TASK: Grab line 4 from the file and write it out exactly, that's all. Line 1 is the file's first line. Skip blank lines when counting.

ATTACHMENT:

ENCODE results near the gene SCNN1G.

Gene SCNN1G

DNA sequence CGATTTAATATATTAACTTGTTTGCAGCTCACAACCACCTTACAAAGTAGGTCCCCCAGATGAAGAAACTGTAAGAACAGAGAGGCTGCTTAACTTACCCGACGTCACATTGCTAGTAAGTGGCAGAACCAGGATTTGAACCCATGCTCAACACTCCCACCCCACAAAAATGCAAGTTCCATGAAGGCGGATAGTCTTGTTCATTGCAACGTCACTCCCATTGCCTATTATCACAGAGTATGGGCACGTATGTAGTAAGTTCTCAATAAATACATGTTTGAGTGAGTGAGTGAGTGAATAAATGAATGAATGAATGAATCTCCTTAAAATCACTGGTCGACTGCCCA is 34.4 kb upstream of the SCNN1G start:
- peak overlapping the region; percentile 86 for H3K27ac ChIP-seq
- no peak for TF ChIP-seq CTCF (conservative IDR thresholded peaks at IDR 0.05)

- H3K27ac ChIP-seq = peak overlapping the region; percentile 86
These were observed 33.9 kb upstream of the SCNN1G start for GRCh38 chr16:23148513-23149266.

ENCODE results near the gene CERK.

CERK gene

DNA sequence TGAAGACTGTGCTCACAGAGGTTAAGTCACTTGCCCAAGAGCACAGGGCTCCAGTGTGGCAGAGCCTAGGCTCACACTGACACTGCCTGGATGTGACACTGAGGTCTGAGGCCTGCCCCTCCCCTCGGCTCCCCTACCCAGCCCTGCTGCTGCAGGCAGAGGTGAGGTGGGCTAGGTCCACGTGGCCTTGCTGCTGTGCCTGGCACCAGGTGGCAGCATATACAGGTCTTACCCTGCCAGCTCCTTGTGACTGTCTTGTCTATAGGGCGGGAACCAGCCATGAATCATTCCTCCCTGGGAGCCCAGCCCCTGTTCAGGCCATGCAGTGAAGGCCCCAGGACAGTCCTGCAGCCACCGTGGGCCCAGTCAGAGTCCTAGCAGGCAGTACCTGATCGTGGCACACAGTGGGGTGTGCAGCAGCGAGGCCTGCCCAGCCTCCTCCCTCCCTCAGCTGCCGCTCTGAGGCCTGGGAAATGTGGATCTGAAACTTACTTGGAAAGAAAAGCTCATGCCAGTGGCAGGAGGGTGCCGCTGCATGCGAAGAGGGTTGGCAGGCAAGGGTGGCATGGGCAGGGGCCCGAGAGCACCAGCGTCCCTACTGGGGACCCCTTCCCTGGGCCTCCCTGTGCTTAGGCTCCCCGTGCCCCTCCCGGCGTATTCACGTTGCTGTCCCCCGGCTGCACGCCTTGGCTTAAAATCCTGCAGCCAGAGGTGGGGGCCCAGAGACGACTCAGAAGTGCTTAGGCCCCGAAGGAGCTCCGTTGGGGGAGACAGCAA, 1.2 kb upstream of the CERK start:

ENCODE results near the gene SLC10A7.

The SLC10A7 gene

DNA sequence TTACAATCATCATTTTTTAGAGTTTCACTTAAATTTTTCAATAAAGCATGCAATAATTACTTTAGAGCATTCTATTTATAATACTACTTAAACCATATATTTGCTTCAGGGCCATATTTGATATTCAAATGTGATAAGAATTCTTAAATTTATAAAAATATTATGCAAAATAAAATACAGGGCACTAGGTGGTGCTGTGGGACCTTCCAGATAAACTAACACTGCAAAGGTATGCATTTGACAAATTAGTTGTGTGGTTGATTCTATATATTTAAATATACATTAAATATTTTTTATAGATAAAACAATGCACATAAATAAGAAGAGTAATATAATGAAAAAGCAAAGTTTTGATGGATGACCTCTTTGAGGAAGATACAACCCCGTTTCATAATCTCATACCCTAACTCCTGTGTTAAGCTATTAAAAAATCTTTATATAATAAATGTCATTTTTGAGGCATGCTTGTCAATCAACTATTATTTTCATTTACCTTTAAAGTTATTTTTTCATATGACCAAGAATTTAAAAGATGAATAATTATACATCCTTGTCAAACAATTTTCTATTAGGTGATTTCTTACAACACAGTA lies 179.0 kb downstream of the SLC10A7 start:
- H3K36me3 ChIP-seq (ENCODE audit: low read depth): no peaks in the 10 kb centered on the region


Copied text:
- peak overlapping the region; percentile 86 for H3K27ac ChIP-seq